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Notes for Guidance - Common Financial Tool

Notes for Guidance explaining the information and evidence requirements to support debt solution applications.


4. Assets

Consideration of the valuation of assets is particularly important if debtors are considering statutory insolvency solutions as these may vest or be conveyed to the trustee appointed.

Heritable property

Prior to establishing if a debt solution is the appropriate action, the equity position of the debtor’s property should be ascertained. This allows the debtor to obtain a realistic valuation and potentially safeguard their home. If a debtor enters into the Debt Arrangement Scheme (DAS), the property is excluded from the arrangement and a valuation is not required.

Where a trust deed is the selected option, the valuation costs are absorbed by the trust deed and the debtor is not liable to pay these. An up-to-date valuation and current security statement should be obtained to calculate the equity. This will ensure the debtor has a full understanding of the possible outcome regarding their property, should they apply for a trust deed or bankruptcy.

It may also allow them the opportunity to avoid a statutory debt solution if equity release is an option.

Establishing this information at the out-set is a key element in the provision of best advice and will apply irrespective of whether the debtor is accessing this advice from the free or paid money advice sector.

This should apply to any property which the debtor owns or has part ownership - not only their residential property.

Verification of secured debts must be provided. In all cases, a mortgage statement should be requested from the lender. Statements for any other loans secured against property must be provided.

Where no security is held on the property, it may be beneficial for the debtor to seek further independent financial advice before deciding whether to enter into an insolvency debt solution.

Vehicles

A valuation of the debtor’s vehicle(s) should be obtained from an independent recognised source such as Glass’s guide, Parkers, or car dealership. The Accountant in Bankruptcy may also obtain a vehicle valuation. If the car valuation is lower than could be expected for the make, model and year of the vehicle, i.e. due to damage to the car, or excess mileage, an explanation for the low valuation and the source of the valuation, must be provided.

Additionally, money advisers/trustees should confirm why use of the vehicle is required. This could include the need to travel to work or a vehicle required for a specific reason (e.g. ill health impacting on mobility). Other factors including rural location and access to amenities/shops can also be taken into account.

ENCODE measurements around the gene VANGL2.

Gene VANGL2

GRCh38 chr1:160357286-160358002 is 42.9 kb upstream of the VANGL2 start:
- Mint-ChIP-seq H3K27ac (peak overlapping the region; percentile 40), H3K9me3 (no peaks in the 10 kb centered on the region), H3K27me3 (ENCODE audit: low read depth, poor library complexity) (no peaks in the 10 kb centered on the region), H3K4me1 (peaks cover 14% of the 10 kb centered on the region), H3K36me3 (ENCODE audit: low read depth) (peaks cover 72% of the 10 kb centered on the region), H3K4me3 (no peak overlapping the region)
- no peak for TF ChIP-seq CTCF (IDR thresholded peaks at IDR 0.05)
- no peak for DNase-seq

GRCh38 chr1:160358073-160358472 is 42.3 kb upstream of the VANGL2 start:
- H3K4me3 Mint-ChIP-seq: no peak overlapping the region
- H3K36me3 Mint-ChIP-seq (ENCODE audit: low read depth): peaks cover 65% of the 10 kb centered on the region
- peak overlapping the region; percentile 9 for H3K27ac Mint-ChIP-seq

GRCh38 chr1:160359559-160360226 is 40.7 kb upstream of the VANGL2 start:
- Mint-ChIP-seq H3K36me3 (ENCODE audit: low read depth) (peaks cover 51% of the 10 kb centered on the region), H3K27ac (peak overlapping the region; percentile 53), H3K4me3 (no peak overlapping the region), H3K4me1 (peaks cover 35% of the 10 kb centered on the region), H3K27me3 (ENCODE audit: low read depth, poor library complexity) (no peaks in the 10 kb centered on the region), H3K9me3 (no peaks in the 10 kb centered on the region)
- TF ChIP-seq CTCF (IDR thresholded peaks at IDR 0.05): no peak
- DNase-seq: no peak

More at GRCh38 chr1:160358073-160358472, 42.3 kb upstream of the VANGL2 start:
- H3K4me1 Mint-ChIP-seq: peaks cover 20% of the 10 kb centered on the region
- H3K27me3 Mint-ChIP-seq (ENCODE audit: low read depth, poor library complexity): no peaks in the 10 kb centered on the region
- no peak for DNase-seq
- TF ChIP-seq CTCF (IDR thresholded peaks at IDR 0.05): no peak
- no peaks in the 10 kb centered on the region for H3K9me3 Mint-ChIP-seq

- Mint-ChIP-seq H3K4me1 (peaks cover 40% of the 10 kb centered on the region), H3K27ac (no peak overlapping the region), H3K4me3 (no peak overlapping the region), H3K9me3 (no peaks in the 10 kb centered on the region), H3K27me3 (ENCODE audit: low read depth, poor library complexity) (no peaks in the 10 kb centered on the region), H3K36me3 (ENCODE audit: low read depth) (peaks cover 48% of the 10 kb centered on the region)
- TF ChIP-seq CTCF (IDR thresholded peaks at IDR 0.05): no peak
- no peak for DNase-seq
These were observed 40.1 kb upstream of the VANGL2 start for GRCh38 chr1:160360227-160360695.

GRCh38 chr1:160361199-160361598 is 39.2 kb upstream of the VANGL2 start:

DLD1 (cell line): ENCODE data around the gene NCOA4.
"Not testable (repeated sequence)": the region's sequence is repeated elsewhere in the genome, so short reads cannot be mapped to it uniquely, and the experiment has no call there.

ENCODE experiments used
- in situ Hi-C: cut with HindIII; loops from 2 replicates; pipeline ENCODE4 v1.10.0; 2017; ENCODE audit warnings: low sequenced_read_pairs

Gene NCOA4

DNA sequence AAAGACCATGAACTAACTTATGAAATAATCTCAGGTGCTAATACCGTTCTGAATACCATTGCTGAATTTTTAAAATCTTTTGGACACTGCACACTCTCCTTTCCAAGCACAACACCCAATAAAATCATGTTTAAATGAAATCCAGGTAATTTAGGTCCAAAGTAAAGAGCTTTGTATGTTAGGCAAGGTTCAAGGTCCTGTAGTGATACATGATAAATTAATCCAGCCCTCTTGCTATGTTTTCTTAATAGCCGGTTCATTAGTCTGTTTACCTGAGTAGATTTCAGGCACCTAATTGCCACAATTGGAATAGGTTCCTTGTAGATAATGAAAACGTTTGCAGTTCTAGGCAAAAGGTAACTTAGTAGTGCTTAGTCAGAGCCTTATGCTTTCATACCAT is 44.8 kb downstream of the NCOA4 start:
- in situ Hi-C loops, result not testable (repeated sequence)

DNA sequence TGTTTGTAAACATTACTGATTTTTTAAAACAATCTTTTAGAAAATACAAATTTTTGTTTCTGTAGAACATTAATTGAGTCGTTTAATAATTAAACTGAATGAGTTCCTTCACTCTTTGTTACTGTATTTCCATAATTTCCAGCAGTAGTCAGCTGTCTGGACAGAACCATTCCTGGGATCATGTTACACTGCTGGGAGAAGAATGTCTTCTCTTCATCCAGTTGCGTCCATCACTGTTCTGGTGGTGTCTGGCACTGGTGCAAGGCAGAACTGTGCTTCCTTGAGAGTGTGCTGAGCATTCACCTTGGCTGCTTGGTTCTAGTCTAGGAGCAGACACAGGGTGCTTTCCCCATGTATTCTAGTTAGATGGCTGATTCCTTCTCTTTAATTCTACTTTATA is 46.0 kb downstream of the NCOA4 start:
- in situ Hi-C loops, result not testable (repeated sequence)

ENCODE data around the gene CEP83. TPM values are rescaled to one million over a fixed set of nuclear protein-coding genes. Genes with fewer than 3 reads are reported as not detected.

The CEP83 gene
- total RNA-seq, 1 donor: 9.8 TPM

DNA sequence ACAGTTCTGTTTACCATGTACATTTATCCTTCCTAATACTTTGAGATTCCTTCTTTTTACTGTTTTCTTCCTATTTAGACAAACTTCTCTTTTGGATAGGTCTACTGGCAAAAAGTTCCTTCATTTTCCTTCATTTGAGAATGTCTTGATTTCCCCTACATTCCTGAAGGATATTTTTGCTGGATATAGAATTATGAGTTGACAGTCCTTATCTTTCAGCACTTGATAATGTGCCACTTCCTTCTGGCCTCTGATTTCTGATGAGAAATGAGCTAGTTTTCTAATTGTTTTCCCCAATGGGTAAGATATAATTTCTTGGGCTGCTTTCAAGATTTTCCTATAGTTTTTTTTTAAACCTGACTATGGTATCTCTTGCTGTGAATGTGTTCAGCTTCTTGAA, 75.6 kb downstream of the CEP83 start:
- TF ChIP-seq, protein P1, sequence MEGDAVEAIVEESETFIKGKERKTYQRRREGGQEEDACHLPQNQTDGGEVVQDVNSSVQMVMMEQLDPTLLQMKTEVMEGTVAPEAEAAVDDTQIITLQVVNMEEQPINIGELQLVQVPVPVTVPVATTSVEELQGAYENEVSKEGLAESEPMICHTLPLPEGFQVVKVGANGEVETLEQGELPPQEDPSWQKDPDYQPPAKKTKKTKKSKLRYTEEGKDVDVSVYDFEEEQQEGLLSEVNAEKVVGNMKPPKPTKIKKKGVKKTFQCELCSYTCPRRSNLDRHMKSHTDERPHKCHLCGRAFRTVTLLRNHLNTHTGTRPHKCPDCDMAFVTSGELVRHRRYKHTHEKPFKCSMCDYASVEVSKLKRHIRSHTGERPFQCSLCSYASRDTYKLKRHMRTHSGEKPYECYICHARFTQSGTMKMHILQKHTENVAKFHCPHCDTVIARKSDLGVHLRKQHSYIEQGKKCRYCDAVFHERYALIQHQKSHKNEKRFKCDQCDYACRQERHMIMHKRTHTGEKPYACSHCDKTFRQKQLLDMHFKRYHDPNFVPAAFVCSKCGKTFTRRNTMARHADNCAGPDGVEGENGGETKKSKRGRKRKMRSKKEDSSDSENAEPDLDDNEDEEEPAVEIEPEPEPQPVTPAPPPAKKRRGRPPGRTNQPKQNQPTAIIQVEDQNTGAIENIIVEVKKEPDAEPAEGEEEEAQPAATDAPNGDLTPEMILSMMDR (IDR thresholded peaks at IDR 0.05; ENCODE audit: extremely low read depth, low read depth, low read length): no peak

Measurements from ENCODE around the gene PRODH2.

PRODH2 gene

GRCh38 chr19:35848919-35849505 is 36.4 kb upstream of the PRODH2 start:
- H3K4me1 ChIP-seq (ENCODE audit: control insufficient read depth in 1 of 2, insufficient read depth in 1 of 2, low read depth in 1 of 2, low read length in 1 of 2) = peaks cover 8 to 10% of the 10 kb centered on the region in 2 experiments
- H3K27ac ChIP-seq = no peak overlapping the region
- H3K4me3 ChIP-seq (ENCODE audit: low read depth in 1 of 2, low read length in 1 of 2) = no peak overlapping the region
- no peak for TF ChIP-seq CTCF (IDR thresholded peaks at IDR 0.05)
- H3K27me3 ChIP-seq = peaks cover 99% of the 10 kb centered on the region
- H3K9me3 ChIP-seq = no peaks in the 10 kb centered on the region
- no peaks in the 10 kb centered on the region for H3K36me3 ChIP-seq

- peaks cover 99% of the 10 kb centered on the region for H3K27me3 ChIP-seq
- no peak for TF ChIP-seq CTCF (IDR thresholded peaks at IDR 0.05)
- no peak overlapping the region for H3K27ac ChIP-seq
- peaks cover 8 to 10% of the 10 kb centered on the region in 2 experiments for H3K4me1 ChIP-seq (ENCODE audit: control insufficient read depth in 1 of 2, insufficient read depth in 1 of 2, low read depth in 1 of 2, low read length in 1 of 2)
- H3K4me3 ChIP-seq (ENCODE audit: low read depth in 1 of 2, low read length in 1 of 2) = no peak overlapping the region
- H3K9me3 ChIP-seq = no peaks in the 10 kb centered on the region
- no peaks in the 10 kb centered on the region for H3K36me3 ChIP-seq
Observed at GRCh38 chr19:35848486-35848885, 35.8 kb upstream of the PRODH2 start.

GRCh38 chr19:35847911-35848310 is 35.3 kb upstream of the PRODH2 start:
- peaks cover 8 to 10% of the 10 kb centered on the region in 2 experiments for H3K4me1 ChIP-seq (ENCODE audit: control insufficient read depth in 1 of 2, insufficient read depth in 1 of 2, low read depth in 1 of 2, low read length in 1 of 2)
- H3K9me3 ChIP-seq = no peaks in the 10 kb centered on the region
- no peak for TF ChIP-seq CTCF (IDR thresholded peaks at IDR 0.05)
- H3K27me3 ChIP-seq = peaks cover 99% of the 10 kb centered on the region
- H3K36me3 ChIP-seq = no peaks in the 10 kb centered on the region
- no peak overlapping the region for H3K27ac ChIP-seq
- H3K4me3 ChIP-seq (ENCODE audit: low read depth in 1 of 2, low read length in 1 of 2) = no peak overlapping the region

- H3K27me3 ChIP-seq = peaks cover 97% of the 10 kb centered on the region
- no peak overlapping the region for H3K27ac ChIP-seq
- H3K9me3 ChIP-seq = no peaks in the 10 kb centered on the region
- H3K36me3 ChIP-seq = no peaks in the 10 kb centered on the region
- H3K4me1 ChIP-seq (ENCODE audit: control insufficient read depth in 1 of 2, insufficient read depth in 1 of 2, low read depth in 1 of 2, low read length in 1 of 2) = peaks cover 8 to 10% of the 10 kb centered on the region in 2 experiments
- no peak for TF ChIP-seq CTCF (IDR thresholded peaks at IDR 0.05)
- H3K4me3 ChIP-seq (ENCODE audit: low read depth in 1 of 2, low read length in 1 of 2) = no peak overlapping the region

The cost of keeping and running a vehicle provided through the Motability scheme in lieu of Personal Independence Payment (PIP) or Disability Living Allowance (DLA), should be included in the DLA expenditure calculation.

The valuation of a vehicle is important as bankruptcy legislation only provides for debtors to retain ownership of a vehicle of up to £3,000 in value and where it is reasonably required. Incorrect advice at the out-set may result in the vehicle being sold by the trustee in bankruptcy.

Insurance policies

Money advisers/trustees must obtain documentary evidence of all insurance policies held and establish whether there is any immediate realisation value.

The onus is on the debtor to clarify the position. It is important that the surrender value of any life insurance policy is established prior to a bankruptcy application as this may impact on the debtor’s criteria for applying through the Minimal Asset Process (MAP). If the surrender value of the policy exceeds £1,000 then the debtor will not be eligible for bankruptcy through MAP.

Maintenance of insurance policies is acceptable if each policy is relevant and the cost is not excessive. Debtors should be advised that if insurance policy premium costs are excessive, the debtor may be asked to pay a higher contribution amount.

It is important to note that advice on any decision to change life cover provision or to dispose of an insurance policy falls within the boundary of regulated financial advice and therefore outside the remit of advice from money advisers/trustees. If the debtor has any queries regarding their life insurance policies, they should be referred to an appropriate adviser.

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